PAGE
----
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Vaccine coverage high among U.S. toddlers in 2016, but gaps remain


 

FROM MMWR

 

Coverage with recommended vaccines for children aged 19-35 months generally remained high and stable in 2016, but problems persisted, said Holly A. Hill, MD, PhD, and her associates at the National Center for Immunization and Respiratory Diseases, Atlanta.

Coverage still was below 90% for vaccines that needed booster doses during the second year of life (four or more doses of DTaP and pneumococcal conjugate vaccine [PCV] and Haemophilus influenzae type b [Hib] full series) and for other recommended vaccines (hepatitis B [HepB] birth dose, rotavirus, and hepatitis A [HepA]), they reported in Morbidity and Mortality Weekly Report.

Small child receiving a vaccine copyright Sean Locke/iStockphoto.com
Data from the 2016 National Immunization Survey-Child (NIS-Child) of 14,988 U.S. children were used to determine estimates of national coverage with recommended vaccines among children aged 19-35 months. Coverage was estimated to be 92% of three or more doses of poliovirus vaccine; 91% of one or more doses of measles, mumps, and rubella vaccine; 91% of one or more doses of varicella vaccine; and 91% of three or more doses of the HepB vaccine.

Coverage was estimated to be 61% for two or more doses of HepA vaccine, 71% of the HepB birth dose, 74% of a completed series of rotavirus vaccine, and 71% of the combined seven-vaccine series (four or more doses of DTaP; three or more doses of poliovirus vaccine; one or more doses of measles-containing vaccine; three or four doses of Hib [depending upon product type of vaccine]; three or more doses of HepB; one or more doses of varicella vaccine; and four or more doses of PCV).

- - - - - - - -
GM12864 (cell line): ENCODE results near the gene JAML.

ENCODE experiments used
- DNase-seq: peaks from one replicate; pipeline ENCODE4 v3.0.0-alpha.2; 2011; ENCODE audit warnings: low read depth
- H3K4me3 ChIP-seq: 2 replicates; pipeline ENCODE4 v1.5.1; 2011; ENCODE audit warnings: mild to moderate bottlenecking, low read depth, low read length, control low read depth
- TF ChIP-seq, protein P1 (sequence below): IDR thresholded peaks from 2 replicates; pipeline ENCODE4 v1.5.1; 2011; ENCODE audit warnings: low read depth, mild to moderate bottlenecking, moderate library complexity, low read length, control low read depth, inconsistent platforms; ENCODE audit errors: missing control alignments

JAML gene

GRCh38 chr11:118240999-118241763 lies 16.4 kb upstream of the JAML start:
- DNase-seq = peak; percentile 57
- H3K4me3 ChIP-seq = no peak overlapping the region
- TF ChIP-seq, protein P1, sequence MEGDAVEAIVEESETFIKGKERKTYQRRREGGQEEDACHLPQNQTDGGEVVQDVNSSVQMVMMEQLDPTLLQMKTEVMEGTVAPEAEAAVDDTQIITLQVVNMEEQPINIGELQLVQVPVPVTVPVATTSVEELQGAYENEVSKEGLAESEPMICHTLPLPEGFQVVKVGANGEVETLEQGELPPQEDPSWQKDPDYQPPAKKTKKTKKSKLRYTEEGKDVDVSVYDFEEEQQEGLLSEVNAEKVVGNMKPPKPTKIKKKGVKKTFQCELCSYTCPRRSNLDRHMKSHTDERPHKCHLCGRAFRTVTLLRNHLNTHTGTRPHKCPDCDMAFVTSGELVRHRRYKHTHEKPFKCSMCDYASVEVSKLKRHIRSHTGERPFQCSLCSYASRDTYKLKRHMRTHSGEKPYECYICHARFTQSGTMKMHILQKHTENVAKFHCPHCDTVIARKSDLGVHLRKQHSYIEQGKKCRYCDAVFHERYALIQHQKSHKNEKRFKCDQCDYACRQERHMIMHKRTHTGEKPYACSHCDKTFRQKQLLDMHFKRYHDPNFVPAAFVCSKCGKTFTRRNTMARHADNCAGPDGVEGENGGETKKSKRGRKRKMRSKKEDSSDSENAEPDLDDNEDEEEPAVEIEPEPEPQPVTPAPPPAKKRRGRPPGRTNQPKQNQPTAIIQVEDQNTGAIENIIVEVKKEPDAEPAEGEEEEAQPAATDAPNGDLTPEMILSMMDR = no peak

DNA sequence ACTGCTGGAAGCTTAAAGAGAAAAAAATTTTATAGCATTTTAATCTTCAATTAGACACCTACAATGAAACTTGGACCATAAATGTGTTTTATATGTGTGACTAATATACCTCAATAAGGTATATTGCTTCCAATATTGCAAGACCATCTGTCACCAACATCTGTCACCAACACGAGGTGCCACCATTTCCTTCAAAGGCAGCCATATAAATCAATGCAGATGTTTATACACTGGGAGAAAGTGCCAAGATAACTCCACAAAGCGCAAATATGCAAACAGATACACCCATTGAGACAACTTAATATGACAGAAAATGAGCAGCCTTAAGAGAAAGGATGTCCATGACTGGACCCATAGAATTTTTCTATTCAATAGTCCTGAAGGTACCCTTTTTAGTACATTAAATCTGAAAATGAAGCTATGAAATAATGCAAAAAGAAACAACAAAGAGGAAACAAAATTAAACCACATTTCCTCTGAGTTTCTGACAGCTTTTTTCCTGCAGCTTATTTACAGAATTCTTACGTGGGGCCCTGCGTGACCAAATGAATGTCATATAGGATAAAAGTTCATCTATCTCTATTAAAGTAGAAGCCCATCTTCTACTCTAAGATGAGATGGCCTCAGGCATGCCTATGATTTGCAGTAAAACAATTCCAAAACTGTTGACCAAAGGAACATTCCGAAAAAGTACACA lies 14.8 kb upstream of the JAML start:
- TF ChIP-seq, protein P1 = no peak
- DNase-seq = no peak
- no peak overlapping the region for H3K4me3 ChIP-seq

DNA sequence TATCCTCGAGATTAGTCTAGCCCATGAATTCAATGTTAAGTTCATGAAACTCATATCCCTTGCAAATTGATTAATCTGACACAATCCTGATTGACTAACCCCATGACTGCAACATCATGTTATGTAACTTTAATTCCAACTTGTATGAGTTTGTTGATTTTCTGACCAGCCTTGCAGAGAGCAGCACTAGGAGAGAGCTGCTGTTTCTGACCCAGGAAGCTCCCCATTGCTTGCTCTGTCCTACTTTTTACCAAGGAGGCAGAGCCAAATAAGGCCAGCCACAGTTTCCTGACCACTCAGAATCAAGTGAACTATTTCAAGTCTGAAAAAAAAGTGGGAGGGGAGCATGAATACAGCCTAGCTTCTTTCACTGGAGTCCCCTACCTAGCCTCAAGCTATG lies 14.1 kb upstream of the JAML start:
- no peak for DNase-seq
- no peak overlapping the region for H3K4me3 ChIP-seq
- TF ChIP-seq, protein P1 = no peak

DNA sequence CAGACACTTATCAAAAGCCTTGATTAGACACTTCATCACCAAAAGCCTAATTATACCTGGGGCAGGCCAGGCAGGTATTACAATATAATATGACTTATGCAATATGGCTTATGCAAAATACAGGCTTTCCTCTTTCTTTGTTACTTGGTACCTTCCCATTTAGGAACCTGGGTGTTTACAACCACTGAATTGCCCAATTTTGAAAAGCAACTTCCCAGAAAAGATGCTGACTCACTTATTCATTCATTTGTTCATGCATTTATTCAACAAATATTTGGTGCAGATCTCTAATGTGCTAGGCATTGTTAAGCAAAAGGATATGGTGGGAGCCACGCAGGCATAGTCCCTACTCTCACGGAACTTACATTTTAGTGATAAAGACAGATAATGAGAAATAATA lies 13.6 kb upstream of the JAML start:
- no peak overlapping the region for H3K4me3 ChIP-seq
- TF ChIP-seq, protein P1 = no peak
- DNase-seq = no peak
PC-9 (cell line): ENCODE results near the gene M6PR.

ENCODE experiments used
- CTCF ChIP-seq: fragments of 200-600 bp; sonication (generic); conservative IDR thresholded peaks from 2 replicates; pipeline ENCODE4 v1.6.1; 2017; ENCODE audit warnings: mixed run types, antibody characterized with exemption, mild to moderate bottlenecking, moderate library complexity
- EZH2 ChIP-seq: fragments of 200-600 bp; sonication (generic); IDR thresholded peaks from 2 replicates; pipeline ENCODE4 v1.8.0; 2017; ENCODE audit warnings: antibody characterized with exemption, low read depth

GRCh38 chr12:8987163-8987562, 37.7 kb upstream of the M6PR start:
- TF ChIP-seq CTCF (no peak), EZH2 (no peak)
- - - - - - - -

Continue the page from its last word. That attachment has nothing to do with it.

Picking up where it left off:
Fewer than 1% of children received no vaccinations.

Coverage of most vaccines in 2016 was lower in non-Hispanic black children, compared with non-Hispanic white children. It also was lower for children living below the federal poverty level, compared with children living at or above the poverty level. For Medicaid children, vaccination coverage was lower by 3%-13% than among children who had private insurance; for children with no insurance, vaccination coverage was lower by 12%-25% than among children with private insurance, the investigators reported.

Uninsured children “are eligible for the Vaccines for Children (VFC) program, which was designed to increase access to vaccination among children through age 18 years who might not otherwise be vaccinated because of inability to pay,” the researchers said. “Some families might not be aware of the VFC program, be unable to afford fees associated with visits to a vaccine provider, or might need assistance locating a physician who participates in the VFC program. Children living below poverty and up to a certain percentage above the poverty level are eligible for Medicaid … and are entitled to VFC vaccines.”

The investigators cited language barriers, lack of trust in providers, transportation problems, inconvenient office hours, and other provider- and system-level factors as health care–access barriers among publicly insured children.

“These data indicate that the immunization safety net is not reaching all children early in life,” Dr. Hill and her associates said. “Health care providers can increase vaccination coverage using evidence-based strategies such as provider reminders, standing orders to provide vaccination whenever appropriate, and immunization information systems” such as www.thecommunityguide.org/topic/vaccination.

Read more in MMWR (2017 Nov 3;66[43]:1171-7).
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